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Density logging

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Density logging is another application of gamma rays in gathering data about subsurface formations. Density logging tools rely on gamma-gamma scattering or on photoelectric (PE) absorption.

Density logging tools

A density-logging tool sends gamma rays into a formation and detects those that are scattered back. Typical logging sondes use a Cesium-137 source, which emits gamma rays of 0.66MeV. At this high energy level, Compton scattering dominates. The average electron density in the volume of formation probed by the tool controls the scattered gamma ray count rates at the detectors. As we saw above, average electron density, in turn, correlates strongly (but not perfectly) with bulk density. Because the gamma rays cannot penetrate far into the formation, the volume of investigation is small. Mudcake and tool standoff have particularly strong effects on this measurement. For less energetic gamma rays, photoelectric (PE) absorption controls the observed count rates. Here, the average atomic number (which correlates with rock type) sets the amount of PE absorption that a formation exhibits. Again, all the bulk average effects accrue, with special problems posed by barium-weighted mud.

The depth of investigation of a density tool decreases with increasing density and never exceeds 6 in., as the pseudogeometric factor in Fig. 1 shows. The log almost always measures the invaded zone, at least in porous, permeable formations. As is typical of the nuclear scattering family of measurements, the density tool uses two detectors at progressively longer distances from the source. The distance between the near and far detectors sets the vertical resolution, approximately 10 in. typically. Correction is by the spine-and-ribs technique. The spine is the normal calibrated relationship between the density measured by the near-spaced and far-spaced detectors in the absence of any gap between the tool and the borehole wall. Gaps cause departures from this spine and lead to density corrections that are applied to the density from the long-space detector. This correction is presented as a curve with the density log. Above an inch or so of standoff, the compensation fails. There is no universal correction threshold, but corrections greater than 0.05 to 0.1 g/cm3 are suspicious. Unfortunately, a low correction does not guarantee a good measurement. Connecting a particular rib back to the correct location on the spine (and, hence, to the correct bulk density) requires that the density pad be parallel to the borehole wall. Likewise, very small water-filled gaps can give rise to large corrections that are perfectly correct.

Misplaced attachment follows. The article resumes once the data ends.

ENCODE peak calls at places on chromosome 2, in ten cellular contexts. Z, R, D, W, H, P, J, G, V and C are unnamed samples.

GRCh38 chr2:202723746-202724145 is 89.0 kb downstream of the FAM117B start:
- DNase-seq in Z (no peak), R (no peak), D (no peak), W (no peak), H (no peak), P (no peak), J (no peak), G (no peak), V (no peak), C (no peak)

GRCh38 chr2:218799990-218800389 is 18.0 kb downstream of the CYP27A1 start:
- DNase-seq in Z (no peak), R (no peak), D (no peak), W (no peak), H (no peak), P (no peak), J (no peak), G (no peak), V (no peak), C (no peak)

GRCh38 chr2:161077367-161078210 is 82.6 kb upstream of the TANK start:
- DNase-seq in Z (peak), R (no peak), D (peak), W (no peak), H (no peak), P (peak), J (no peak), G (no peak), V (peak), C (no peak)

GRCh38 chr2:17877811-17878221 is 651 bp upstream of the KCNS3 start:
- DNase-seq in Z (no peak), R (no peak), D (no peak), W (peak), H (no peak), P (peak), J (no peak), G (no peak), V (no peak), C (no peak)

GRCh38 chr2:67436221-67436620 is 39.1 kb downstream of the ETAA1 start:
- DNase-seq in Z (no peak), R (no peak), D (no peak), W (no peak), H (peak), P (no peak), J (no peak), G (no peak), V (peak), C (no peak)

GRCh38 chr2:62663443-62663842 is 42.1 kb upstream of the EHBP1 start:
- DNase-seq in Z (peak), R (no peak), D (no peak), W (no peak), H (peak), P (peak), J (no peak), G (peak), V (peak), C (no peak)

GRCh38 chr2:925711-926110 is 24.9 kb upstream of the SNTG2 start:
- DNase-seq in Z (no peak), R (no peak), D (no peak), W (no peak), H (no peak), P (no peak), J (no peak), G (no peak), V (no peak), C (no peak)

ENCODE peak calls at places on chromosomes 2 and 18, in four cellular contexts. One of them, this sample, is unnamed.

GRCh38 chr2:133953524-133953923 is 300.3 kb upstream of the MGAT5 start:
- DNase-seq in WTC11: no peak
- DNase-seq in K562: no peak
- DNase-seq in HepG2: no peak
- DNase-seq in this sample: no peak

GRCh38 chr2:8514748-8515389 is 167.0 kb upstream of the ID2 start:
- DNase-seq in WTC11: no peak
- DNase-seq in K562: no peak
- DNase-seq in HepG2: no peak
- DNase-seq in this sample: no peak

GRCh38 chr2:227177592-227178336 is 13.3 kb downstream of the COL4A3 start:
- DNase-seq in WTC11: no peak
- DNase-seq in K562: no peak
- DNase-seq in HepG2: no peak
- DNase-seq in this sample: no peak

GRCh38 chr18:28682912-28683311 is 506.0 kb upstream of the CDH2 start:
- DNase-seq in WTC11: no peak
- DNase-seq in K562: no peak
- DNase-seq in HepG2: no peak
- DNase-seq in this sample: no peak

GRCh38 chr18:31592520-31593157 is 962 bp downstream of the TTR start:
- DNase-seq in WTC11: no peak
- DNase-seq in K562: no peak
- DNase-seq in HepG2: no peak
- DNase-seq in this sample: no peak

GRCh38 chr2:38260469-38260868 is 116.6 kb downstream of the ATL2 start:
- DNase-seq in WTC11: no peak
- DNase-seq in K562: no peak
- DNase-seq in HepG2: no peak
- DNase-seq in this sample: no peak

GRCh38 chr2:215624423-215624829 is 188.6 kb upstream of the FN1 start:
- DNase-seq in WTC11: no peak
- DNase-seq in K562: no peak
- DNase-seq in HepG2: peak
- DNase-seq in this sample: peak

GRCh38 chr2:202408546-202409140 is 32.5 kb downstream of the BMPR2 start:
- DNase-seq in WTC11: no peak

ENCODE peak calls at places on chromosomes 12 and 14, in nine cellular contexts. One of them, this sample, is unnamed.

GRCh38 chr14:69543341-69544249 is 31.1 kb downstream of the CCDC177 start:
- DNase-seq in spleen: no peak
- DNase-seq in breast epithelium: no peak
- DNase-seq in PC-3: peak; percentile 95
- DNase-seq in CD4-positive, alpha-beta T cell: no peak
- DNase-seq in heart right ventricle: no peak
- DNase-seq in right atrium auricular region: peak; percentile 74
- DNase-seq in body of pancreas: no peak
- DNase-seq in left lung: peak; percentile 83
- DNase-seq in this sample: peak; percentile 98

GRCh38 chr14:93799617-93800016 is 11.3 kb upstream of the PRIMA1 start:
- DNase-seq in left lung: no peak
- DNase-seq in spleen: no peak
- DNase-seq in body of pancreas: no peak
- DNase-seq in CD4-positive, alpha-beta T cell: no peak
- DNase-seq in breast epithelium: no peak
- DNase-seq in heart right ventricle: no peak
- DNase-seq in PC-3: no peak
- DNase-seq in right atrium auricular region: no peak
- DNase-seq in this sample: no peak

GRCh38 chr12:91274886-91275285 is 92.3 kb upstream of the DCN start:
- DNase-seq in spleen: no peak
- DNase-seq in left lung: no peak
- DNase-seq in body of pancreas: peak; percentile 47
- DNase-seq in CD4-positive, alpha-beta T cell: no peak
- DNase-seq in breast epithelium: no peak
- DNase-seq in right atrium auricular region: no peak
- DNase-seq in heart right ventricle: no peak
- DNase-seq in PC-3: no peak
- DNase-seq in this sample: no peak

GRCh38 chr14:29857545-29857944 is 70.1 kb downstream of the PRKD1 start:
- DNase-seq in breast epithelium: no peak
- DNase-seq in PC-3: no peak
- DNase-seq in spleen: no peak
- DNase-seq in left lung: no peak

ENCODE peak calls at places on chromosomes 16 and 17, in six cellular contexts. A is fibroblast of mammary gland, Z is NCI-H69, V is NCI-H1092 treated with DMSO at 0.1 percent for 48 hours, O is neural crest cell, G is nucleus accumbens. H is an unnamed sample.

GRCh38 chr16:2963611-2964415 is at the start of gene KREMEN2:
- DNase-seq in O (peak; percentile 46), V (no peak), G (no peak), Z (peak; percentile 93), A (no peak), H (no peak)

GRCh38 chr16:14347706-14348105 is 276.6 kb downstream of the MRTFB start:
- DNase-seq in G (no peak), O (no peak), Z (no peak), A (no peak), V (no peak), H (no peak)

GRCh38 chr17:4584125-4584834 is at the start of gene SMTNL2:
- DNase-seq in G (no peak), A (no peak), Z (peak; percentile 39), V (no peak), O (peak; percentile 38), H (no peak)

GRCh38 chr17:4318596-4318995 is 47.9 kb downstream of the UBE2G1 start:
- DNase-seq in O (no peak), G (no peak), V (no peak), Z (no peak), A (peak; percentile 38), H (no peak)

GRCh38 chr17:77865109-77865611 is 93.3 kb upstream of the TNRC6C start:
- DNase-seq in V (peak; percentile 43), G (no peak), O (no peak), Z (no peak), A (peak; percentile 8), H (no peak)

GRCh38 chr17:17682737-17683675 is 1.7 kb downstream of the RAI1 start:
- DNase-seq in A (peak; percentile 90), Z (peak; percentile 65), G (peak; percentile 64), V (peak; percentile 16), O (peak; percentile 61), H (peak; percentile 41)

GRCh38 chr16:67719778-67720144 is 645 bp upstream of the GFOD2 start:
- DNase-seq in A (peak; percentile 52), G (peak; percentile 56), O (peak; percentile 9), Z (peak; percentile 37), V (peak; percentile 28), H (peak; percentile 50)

Density-porosity log interpretation